Wednesday, December 27, 2006

Hiding in Plain Sight

If you took the time to read the Louisville Courier-Journal article from an earlier post you would have read this:

"The FAA did not respond to an Oct. 4 request, filed under the Freedom of Information Act, for the number of controllers working at each facility. The agency is working on a new staffing standard for each site but doesn't expect to complete it until spring.
 
Gannett News Service and The Courier-Journal relied upon facility-by-facility statistics gathered by the union and compared them with the "authorized numbers," which the union and FAA negotiated in 1998 and adjusted through 2003."


Kind of interesting don’t you think ? Knowing how many employees you have is kind of basic. And the Freedom of Information Act is a law. I don’t know much about it but I know that much.

I just learned of some new information. This document (a Windows .doc file) from the FAA.

Contained in the document is this little tidbit.

"Air Traffic Controller Staffing Plan: We are currently 113 controllers below where we should be at the end of November."

So, the FAA knows how many controllers it has (or more appropriately, doesn’t have) but they didn’t answer a FOI request for the information. What is going on ?

The answer (as usual) is right in front of you if you know what you’re looking for. In that I did work for the FAA, I have the advantage of having seen this tactic time and time again.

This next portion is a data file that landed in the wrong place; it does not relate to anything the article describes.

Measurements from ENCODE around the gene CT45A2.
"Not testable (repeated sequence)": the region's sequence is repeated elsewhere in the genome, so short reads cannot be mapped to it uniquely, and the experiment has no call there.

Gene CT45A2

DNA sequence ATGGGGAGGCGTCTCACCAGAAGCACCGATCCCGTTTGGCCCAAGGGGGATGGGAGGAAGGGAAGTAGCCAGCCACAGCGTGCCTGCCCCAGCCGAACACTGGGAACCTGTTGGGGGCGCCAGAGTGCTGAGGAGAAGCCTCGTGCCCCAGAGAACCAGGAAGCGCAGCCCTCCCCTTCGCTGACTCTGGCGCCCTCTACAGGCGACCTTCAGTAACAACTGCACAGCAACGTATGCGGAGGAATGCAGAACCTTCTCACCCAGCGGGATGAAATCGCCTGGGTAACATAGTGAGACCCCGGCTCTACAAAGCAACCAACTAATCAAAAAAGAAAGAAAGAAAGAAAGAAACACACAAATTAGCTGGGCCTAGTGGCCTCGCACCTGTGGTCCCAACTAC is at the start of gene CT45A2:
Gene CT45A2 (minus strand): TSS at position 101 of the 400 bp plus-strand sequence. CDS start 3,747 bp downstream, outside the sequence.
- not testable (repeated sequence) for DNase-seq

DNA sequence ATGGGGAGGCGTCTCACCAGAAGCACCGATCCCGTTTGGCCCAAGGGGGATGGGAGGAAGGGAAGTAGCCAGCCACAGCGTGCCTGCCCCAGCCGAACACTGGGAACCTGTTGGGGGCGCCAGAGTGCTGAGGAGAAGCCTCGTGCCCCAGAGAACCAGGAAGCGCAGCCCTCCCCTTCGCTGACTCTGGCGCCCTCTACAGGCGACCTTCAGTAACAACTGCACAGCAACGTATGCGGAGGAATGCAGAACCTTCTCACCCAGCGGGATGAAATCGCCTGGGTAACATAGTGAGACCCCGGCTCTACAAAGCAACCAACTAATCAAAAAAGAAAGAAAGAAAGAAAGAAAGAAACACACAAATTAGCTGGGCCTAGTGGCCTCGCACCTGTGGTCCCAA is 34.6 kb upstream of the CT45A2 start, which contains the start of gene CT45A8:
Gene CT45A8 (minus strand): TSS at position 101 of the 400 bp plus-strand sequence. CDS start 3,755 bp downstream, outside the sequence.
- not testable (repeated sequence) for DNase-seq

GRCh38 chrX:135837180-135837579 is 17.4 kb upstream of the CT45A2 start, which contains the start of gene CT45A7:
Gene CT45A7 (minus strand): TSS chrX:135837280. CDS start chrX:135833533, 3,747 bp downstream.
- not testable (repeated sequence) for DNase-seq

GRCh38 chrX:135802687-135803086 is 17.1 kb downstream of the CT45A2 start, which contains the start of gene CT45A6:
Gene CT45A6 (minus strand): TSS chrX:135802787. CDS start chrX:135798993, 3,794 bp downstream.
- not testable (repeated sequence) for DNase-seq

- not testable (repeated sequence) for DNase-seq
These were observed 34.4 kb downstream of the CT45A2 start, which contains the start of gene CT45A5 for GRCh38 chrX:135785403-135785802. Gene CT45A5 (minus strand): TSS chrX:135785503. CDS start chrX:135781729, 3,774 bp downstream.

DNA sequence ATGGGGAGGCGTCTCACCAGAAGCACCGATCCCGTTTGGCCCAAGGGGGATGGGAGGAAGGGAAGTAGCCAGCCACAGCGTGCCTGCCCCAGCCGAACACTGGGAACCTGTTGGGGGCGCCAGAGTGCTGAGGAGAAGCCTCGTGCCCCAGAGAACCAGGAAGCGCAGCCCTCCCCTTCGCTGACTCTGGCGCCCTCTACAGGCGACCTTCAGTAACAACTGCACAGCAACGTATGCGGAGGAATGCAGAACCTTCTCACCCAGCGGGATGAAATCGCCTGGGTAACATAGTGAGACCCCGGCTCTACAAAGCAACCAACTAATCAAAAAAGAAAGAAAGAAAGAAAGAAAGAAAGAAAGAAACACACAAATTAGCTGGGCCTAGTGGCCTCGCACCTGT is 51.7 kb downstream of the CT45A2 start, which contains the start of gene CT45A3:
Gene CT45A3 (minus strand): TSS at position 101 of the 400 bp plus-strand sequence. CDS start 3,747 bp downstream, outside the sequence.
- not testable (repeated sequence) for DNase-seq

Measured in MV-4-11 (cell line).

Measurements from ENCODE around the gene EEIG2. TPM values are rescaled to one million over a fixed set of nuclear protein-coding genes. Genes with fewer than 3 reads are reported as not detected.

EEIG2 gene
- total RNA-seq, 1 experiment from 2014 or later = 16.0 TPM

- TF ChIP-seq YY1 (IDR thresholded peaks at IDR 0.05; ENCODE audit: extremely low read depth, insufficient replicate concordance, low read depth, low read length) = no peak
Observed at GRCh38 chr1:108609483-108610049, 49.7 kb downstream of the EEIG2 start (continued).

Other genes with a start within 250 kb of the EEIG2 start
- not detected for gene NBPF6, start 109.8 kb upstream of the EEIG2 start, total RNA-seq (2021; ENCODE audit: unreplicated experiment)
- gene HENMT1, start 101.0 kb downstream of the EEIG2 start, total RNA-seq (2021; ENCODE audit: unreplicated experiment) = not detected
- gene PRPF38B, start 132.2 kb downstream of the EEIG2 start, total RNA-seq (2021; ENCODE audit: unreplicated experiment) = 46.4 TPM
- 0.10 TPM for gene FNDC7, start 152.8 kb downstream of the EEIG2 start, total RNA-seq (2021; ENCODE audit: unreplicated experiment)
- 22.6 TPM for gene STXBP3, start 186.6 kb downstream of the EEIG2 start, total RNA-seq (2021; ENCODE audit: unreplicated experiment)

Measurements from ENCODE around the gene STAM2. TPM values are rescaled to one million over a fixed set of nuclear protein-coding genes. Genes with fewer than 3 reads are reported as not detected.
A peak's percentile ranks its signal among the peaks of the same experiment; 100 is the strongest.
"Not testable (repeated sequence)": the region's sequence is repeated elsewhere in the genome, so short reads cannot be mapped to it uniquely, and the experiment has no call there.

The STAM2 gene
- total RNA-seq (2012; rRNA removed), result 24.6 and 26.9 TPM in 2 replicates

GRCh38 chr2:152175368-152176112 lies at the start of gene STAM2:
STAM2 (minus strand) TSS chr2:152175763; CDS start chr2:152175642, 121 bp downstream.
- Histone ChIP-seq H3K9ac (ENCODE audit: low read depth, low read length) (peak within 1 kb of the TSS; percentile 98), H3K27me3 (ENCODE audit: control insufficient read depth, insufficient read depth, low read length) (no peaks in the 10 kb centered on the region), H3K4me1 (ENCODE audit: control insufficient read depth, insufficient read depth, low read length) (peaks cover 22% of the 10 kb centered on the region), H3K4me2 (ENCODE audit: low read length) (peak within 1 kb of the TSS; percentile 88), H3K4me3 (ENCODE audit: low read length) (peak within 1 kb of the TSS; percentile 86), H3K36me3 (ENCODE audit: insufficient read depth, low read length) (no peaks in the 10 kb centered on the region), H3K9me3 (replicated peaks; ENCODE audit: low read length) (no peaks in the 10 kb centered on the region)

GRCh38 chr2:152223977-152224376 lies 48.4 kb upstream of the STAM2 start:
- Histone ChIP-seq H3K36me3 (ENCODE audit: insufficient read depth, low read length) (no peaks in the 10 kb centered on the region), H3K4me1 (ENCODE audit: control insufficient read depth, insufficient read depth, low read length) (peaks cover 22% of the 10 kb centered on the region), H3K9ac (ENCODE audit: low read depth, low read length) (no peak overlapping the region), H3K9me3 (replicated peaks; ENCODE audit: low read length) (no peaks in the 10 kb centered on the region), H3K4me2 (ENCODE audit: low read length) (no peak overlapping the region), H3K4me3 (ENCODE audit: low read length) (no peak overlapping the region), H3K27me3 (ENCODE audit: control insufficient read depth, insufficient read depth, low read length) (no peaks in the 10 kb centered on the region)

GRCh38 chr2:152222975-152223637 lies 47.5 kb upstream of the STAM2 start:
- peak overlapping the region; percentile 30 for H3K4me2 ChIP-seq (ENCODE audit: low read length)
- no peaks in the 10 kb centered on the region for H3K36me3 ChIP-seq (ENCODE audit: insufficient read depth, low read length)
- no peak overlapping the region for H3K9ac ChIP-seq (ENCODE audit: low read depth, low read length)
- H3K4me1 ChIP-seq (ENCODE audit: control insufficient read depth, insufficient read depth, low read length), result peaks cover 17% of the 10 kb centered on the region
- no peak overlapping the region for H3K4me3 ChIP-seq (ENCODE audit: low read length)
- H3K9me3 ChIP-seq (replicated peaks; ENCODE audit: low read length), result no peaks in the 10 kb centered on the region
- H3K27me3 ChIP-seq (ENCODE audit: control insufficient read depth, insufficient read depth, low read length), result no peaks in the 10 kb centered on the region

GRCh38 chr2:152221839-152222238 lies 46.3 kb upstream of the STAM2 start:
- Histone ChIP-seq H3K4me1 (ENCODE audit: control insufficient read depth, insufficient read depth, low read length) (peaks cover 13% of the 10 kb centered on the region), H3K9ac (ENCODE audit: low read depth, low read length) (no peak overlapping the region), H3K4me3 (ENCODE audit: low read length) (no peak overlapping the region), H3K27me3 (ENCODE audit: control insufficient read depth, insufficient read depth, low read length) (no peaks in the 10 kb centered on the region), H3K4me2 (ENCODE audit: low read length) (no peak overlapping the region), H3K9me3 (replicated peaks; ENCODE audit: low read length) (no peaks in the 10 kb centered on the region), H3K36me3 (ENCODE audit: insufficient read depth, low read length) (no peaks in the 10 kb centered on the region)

"The agency is working on a new staffing standard for each site but doesn't expect to complete it until spring."

The trick is to change -- I’m sorry, improve your “standards” -- the way things are measured -- every few years so that the previous data is no longer “relevant.”

"While the FAA argues those numbers are no longer relevant,...."

That way, you can’t track trends over long periods of time. Or if you change the way you grade yourself, you can change your grade.

I predict the controller staffing shortage will look much better when the FAA completes it’s new staffing standard this spring.

Don Brown
December 27, 2006

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